Analysis of current evidence has recently concluded that Echinacea is effective in reducing both the incidence and duration of the common cold. Echinacea was found to decrease the odds of a patient contracting a cold by 58% and to decrease the duration of a cold by 1.4 days. Also, in a human trial for the immune effect of Echinacea the results showed Echinacea to have a sustained level of immune cell activation. In my experience Echinacea is of most use as a long term remedy to build immunity and to prevent colds and during the winter months I recommend taking Echinacea (liquid form is best) daily to help ward off colds and flus. Echinacea is also a blood purifier and stimulates digestion.

Olive Leaf Extract is a powerful anti-viral and is of good use in fighting any condition where the immune system is compromised. It will also detox the body so take in conservative amounts as there can be detox side effects as the body cleans out if taken at too high a dose. Feel free to check with me before starting.

If you find yourself with a cold starting, treating it quickly will help to either stop it fully developing or will greatly reduce the duration and intensity of the cold.

At the very first onset I recommend you take a clove of garlic, chop it finely, and take it on a spoon with water and swallow (take after food). This can help to abort colds if done early enough. Another way to prepare this is to take 10 cloves of garlic and chop up finely. Add three table spoons of honey and store in a jar. Take a teaspoon as soon as you notice a sign of cold for flu. If you already have a cold take one teaspoon three teaspoon three times per day. This mixture should also be taken after food.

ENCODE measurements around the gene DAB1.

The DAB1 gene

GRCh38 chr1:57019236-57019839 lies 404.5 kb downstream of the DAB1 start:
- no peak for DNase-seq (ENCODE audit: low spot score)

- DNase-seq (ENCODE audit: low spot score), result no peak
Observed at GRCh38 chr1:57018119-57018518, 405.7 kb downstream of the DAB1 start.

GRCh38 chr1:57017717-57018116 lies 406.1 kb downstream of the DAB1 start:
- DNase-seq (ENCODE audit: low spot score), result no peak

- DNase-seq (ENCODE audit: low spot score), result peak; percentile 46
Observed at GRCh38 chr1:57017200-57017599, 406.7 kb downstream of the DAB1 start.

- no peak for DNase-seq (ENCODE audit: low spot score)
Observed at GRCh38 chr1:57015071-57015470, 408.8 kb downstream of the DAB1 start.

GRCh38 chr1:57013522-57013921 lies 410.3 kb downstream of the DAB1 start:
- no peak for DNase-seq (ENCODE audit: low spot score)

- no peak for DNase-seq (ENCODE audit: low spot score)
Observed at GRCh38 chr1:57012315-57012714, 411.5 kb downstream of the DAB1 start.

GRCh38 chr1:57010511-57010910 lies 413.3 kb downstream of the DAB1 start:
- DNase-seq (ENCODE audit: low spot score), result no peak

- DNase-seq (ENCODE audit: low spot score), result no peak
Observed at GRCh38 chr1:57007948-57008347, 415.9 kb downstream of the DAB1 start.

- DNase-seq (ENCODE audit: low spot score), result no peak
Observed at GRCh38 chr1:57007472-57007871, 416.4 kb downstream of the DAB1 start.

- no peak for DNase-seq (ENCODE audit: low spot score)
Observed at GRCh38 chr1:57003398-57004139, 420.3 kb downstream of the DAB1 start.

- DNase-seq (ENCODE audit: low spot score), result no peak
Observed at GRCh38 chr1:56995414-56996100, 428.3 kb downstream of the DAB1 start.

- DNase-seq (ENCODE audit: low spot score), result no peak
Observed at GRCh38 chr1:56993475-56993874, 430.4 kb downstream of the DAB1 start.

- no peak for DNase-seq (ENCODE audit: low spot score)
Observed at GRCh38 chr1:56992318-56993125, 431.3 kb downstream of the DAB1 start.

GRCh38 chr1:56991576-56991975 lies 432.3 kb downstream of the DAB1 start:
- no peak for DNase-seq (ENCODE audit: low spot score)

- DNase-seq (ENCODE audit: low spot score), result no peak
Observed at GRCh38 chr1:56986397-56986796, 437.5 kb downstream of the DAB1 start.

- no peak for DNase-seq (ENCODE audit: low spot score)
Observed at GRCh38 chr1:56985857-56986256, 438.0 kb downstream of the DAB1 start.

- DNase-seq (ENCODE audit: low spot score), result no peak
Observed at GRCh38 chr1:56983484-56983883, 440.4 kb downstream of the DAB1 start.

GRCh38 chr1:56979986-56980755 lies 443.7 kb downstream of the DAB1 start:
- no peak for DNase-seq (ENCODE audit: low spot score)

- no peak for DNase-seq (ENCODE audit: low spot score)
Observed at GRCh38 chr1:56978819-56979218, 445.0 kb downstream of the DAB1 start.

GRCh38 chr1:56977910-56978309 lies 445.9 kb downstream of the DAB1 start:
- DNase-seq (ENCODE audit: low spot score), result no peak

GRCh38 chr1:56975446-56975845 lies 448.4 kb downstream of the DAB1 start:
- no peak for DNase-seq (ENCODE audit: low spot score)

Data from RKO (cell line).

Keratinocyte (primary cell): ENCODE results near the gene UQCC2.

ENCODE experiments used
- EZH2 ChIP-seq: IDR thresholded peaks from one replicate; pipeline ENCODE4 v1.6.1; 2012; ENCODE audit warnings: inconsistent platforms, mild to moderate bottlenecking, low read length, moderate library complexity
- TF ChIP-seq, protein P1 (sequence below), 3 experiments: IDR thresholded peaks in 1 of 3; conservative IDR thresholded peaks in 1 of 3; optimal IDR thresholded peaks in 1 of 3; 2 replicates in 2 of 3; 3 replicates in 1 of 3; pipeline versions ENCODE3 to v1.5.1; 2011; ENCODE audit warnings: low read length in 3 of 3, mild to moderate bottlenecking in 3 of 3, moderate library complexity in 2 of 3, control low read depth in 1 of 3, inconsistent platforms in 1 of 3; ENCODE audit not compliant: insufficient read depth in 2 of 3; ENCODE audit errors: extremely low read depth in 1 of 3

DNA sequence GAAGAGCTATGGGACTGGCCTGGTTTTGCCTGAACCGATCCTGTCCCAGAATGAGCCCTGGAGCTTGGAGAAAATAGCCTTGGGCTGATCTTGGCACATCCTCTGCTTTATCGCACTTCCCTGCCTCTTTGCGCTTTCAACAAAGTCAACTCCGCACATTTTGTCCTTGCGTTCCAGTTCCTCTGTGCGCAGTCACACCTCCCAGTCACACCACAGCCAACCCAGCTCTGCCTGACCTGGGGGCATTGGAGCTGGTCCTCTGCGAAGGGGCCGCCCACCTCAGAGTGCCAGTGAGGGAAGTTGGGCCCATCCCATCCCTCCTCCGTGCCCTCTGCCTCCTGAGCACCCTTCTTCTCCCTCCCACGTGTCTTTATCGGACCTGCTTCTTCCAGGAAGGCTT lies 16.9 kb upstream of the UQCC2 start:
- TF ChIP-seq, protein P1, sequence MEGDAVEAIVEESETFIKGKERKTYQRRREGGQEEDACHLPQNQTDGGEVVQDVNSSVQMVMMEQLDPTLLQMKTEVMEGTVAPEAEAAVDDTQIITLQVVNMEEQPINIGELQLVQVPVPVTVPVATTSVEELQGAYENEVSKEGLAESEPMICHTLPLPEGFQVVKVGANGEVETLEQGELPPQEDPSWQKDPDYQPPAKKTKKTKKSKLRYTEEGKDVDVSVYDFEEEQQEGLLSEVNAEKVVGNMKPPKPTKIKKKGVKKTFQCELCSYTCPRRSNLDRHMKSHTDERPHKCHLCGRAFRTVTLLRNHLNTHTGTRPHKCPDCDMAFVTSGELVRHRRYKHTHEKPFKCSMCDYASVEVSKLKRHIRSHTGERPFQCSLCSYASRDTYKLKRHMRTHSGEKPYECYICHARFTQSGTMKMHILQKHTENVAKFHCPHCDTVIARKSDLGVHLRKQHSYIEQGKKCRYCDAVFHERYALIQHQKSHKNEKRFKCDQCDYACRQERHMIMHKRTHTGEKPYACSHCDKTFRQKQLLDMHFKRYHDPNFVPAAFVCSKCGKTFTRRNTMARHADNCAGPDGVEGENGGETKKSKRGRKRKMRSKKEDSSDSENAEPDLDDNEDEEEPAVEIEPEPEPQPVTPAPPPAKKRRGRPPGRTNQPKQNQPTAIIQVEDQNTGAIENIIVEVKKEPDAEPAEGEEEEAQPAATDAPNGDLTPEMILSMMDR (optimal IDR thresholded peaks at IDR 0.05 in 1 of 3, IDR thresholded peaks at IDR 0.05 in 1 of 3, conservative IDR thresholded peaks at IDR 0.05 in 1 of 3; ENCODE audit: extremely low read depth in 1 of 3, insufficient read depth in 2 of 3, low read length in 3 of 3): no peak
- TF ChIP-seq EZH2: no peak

Secondly I recommend quite high doses of Vitamin C two times per day until symptoms pass – contact me to find out more, as this will depend on your age and constitution.

During a cold I recommend avoiding sugar and dairy because of their mucus forming properties.

Blackmores do a good product called PCIP which is effective against colds and this should be taken with Vitamin C. This is particularly useful in treating infection accompanied by mucus and fever.

Homeopathy is also a powerful tool against the common cold and flu. There is a particular homeopathic remedy I like to use as a cold and flu preventative (one dose is taken every two weeks) and can be used by all the family from toddlers to adults. There are also other homeopathics that can be used to help reduce a colds duration and intensity – let me know if you have any questions relation to these.